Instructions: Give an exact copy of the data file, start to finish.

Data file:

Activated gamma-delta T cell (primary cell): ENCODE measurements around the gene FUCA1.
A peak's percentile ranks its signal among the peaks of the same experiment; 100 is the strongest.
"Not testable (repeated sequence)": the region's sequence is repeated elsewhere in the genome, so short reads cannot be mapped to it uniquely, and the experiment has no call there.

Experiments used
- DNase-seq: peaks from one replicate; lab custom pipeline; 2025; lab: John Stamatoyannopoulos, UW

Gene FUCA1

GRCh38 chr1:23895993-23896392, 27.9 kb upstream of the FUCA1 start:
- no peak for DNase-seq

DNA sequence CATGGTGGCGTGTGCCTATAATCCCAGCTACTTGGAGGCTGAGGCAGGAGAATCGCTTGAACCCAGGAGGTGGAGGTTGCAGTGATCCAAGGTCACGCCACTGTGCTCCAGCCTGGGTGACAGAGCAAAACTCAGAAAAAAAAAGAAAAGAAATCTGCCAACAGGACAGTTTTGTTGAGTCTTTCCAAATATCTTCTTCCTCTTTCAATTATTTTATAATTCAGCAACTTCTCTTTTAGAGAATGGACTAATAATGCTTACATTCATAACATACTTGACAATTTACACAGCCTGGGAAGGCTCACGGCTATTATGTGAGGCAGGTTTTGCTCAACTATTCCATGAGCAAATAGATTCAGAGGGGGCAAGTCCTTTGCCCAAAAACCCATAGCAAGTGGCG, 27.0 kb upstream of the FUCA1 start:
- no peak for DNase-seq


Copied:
Activated gamma-delta T cell (primary cell): ENCODE measurements around the gene FUCA1.
A peak's percentile ranks its signal among the peaks of the same experiment; 100 is the strongest.
"Not testable (repeated sequence)": the region's sequence is repeated elsewhere in the genome, so short reads cannot be mapped to it uniquely, and the experiment has no call there.

Experiments used
- DNase-seq: peaks from one replicate; lab custom pipeline; 2025; lab: John Stamatoyannopoulos, UW

Gene FUCA1

GRCh38 chr1:23895993-23896392, 27.9 kb upstream of the FUCA1 start:
- no peak for DNase-seq

DNA sequence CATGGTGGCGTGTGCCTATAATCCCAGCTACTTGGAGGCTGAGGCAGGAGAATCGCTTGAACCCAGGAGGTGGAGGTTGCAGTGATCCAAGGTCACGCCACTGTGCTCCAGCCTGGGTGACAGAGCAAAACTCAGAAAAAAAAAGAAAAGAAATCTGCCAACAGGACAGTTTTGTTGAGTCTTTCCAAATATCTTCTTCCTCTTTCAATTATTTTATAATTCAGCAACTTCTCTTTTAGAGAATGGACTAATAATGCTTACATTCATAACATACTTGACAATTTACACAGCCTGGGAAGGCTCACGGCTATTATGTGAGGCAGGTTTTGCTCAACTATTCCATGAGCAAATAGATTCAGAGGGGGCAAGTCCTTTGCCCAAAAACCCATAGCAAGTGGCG, 27.0 kb upstream of the FUCA1 start:
- no peak for DNase-seq